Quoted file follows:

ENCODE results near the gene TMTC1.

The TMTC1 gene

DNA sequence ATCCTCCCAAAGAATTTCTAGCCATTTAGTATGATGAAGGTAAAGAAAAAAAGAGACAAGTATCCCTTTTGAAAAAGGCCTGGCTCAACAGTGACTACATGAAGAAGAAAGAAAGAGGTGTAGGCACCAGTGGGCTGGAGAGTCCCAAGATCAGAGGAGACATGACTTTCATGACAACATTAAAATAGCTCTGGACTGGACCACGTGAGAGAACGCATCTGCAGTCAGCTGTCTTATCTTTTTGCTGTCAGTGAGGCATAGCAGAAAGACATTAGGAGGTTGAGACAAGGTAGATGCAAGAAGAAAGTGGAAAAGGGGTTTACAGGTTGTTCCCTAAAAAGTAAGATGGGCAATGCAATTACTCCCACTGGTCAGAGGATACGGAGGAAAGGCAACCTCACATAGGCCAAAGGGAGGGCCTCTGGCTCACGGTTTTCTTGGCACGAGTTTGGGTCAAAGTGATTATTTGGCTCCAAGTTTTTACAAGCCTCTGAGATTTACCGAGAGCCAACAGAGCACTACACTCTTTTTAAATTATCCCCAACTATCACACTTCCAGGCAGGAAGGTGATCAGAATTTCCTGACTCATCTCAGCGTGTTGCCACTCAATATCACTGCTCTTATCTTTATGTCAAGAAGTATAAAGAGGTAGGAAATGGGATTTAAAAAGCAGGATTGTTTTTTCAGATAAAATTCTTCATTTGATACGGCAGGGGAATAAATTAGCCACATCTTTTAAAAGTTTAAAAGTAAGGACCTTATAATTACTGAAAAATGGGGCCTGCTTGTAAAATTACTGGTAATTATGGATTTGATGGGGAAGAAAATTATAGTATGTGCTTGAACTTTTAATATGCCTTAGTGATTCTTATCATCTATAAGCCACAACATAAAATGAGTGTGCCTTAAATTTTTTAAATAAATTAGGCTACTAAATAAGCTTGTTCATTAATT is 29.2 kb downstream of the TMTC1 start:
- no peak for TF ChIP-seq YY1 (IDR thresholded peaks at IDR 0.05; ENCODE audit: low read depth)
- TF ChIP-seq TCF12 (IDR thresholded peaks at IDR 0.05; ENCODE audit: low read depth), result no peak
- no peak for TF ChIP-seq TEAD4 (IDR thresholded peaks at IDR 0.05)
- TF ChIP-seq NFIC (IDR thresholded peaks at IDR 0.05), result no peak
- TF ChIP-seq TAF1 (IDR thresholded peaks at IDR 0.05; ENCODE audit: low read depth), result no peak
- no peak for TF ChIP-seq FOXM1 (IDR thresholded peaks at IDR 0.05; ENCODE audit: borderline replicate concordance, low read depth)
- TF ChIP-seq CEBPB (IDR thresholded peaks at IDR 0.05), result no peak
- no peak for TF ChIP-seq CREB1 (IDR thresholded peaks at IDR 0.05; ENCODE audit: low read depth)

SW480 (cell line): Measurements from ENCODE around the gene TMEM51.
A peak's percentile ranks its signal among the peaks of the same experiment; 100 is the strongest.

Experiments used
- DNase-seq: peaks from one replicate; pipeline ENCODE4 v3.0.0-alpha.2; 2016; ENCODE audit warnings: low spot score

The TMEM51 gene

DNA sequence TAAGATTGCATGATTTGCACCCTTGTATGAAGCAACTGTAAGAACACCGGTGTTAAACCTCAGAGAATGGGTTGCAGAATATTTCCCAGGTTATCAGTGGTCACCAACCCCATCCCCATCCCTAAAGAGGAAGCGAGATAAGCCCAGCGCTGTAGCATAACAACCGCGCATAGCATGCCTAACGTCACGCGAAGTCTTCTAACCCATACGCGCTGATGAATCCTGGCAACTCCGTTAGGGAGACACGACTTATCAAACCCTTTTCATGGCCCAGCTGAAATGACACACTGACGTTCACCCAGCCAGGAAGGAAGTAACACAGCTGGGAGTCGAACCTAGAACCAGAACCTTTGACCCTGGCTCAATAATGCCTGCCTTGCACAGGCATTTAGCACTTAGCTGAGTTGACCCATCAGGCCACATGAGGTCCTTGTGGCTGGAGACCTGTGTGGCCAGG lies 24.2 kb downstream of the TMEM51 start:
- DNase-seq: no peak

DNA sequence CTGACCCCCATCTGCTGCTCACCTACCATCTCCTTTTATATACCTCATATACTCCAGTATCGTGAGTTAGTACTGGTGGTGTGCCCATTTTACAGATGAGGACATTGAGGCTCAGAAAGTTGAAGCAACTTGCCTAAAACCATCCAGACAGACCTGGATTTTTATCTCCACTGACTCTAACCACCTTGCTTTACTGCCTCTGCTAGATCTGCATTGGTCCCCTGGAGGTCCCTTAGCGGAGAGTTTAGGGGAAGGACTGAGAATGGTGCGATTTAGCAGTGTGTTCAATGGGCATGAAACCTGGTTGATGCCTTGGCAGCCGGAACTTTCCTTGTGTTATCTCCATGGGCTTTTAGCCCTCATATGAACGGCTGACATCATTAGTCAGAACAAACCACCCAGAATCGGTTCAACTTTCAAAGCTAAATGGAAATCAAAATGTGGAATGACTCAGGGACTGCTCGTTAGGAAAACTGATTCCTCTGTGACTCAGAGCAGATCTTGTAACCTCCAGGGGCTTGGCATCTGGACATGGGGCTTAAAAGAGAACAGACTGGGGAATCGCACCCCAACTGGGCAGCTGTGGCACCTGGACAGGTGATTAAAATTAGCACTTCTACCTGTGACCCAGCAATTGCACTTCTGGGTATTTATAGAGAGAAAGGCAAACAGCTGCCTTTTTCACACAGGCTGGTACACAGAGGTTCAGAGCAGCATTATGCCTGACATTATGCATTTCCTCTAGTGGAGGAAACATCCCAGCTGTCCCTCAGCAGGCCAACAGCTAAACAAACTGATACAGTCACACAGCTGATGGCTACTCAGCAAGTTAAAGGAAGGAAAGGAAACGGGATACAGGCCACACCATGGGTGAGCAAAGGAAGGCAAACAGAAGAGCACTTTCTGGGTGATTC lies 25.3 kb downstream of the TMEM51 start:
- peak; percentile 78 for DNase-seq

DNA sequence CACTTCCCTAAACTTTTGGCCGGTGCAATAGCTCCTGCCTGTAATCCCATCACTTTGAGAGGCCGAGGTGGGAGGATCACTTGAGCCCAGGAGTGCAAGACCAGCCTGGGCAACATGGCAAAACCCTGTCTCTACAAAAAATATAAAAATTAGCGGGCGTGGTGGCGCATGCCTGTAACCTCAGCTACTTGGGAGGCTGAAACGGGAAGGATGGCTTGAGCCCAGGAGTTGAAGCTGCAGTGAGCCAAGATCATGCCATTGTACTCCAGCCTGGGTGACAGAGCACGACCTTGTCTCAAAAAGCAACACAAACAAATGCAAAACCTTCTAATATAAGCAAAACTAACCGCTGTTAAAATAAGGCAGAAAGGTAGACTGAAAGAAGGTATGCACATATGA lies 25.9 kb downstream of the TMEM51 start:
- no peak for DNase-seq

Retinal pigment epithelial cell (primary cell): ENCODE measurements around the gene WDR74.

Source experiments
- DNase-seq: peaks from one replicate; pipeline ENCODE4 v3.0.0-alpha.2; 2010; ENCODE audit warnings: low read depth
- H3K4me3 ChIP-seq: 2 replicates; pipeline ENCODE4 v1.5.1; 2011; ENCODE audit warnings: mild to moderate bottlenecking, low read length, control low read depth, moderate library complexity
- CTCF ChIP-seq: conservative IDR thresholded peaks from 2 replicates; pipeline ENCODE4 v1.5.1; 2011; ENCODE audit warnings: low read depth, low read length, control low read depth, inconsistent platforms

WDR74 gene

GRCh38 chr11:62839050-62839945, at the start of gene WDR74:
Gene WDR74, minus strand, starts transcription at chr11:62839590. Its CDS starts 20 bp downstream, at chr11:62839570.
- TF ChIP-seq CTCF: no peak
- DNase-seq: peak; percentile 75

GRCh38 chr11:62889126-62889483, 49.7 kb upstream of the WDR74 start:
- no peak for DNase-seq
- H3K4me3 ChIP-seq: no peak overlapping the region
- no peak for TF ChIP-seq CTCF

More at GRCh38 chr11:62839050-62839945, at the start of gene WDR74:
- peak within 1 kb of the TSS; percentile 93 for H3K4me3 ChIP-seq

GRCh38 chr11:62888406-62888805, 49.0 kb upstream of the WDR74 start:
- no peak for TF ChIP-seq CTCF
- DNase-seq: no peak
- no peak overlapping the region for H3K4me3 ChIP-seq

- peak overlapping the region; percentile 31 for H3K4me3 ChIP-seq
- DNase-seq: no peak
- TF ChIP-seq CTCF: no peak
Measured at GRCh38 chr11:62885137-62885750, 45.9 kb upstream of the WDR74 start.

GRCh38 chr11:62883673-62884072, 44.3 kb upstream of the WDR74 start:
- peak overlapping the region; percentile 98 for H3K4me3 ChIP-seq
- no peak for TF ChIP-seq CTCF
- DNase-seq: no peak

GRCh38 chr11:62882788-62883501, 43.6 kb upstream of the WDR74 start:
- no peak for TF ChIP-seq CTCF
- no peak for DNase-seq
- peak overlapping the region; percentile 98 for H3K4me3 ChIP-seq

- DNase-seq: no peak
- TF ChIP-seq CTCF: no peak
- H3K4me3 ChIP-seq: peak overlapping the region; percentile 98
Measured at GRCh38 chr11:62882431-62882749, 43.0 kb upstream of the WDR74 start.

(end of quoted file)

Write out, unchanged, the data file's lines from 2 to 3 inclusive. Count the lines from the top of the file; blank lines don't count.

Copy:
The TMTC1 gene

DNA sequence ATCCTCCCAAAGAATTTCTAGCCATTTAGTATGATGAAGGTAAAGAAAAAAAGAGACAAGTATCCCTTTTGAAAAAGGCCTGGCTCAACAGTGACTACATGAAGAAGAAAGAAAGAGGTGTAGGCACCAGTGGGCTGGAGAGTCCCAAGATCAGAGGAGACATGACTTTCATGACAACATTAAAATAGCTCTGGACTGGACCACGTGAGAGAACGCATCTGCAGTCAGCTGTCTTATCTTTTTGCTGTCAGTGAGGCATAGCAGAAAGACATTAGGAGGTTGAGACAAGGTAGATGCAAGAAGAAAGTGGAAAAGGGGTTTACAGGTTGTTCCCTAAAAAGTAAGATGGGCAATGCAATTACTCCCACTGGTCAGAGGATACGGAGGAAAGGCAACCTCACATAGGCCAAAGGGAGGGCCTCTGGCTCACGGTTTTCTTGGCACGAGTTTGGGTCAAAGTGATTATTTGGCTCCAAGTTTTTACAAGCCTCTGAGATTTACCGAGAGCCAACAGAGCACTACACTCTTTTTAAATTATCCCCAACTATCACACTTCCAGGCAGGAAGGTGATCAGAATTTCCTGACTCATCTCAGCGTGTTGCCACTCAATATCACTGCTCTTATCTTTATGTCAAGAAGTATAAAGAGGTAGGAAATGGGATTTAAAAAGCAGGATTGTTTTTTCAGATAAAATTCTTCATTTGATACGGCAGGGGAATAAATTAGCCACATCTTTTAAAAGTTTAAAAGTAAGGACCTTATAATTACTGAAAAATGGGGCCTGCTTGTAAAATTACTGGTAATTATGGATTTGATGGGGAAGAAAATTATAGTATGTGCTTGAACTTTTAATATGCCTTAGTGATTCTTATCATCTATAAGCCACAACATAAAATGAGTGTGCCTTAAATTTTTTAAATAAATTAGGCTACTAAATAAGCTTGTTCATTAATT is 29.2 kb downstream of the TMTC1 start: